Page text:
During embryonic development, a small set of coordinated cell behaviors, including cell division, cell death and cell shape changes, lead to dramatic changes in tissue shapes. These events rely on forces generated at the cell scale, which build up and induce tissue scale movements, such as tissue elongation, tissue invagination or tissue closure (reviewed in^{1}). During epithelial morphogenesis, polarized contractile forces acting at cell junctions drive oriented cell intercalation and lead to convergentextension^{2,3,4}. Stress generated locally can also propagate passively within surrounding cells and tissues as in the Drosophila posterior midgut, which largely contributes to elongating the adjacent germband upon invagination^{5,6}. The tight genetic control of force generation leads to remarkably stereotyped shape changes, which is exemplified by the robustness of morphogenesis at the embryo scale. A consequence is that misregulation of force generation patterns leads to important morphogenetic defects. Interestingly, such robustness can hold at the scale of a few cells, as revealed by the strikingly regular cellular arrangements of the Drosophila retina^{7}.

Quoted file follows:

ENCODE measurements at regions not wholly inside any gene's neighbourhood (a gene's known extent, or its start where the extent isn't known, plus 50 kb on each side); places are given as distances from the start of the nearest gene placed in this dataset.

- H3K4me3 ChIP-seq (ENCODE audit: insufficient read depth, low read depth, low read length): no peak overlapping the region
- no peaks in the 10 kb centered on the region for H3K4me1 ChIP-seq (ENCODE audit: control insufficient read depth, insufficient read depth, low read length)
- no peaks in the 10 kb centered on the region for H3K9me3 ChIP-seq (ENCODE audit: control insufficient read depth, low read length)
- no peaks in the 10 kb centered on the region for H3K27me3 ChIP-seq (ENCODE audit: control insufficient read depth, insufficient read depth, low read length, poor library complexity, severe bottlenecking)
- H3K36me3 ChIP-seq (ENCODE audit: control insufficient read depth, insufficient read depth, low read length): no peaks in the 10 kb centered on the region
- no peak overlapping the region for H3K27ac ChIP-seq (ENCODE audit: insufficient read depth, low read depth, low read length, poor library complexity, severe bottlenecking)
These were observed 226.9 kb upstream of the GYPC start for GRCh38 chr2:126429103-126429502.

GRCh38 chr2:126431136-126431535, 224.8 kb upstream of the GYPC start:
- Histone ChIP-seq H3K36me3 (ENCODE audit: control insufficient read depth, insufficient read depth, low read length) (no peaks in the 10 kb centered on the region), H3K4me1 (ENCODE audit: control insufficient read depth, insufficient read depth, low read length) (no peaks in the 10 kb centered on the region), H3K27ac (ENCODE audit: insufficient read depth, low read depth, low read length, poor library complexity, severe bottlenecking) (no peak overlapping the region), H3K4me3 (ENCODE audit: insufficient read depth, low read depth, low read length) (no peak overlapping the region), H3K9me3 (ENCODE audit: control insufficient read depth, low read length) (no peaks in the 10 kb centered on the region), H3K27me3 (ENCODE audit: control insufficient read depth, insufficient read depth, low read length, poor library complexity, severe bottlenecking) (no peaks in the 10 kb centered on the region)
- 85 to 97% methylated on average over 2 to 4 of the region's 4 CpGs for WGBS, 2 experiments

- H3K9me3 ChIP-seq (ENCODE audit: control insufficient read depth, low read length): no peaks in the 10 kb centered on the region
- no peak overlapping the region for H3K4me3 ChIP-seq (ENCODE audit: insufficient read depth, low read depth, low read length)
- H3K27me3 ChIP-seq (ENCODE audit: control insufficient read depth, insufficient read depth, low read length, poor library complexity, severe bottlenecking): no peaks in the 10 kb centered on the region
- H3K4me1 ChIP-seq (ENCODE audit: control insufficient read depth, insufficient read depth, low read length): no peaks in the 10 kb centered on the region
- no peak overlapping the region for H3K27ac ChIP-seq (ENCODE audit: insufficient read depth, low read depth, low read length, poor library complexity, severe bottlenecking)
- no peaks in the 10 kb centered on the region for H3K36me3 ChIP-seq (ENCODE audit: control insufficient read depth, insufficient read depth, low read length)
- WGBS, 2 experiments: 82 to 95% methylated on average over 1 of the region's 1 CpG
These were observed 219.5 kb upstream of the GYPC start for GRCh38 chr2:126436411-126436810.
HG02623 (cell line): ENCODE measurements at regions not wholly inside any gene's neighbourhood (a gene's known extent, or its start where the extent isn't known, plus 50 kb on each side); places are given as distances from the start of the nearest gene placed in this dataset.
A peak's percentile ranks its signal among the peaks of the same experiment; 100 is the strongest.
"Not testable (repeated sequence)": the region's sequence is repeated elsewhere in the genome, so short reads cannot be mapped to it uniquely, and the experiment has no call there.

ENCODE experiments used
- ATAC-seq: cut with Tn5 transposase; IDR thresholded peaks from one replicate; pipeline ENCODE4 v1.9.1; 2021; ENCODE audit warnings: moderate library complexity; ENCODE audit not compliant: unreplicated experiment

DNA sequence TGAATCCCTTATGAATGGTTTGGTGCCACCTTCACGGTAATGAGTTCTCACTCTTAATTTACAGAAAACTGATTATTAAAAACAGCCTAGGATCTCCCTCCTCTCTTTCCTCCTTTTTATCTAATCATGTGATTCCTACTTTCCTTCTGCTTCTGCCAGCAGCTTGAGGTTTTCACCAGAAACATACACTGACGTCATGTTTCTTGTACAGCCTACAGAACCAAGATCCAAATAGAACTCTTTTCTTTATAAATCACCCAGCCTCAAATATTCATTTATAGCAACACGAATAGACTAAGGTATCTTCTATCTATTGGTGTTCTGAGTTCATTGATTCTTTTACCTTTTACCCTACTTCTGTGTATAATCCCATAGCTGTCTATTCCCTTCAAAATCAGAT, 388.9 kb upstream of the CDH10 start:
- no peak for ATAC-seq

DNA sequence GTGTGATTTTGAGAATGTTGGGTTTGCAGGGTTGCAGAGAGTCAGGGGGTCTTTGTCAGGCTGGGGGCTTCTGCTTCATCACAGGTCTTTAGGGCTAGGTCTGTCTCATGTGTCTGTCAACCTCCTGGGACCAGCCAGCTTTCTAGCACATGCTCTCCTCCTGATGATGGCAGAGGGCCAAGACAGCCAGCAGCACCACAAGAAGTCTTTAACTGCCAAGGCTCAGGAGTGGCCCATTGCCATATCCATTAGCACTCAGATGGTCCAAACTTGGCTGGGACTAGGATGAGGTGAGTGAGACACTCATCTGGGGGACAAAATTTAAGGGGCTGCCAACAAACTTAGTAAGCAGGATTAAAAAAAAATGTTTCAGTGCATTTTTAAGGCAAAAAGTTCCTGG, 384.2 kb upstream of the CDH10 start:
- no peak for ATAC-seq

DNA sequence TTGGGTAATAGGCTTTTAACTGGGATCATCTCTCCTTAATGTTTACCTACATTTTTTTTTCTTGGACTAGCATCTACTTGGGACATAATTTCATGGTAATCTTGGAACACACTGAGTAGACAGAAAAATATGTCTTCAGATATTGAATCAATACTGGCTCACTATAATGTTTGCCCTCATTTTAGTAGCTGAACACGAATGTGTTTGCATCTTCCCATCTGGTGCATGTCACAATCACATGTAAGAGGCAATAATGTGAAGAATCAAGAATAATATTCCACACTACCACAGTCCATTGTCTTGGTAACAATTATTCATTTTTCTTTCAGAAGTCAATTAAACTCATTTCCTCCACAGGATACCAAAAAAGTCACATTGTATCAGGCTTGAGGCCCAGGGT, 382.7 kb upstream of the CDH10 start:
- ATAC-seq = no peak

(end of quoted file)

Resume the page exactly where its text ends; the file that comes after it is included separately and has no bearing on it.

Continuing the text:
A key step in understanding tissue morphogenesis is thus to establish reliable methods to assess the mechanical state of cells and tissues directly in the developing embryo. Evidently, measuring forces in vivo is not an easy task. A wide variety of techniques has recently been developed (for a review, see^{8}), which include (but are not limited to) pipette aspiration^{9,10}, magnetic tweezers^{11}, laser cuts^{3,12}, photoelasticity^{13}, or deformable microdroplets^{14}. All these techniques require to access the tissue of interest with a probe, and are therefore invasive and technically challenging. Optical tweezers have been used to perform noninvasive mechanical measurements at single junctions^{15,16}, yet they only provide a small number of local measurements per embryo, and are thus difficult to implement to map the distribution of forces within a tissue. Force inference, which relies on the hypothesis that tensions equilibrate at each vertex, uses the geometry of cell contacts to infer a map of tensions and pressures from a tissue image^{17,18,19,20}. Because force inference is noninvasive and does not require a specific experimental setup, it stands out as a simple and convenient method.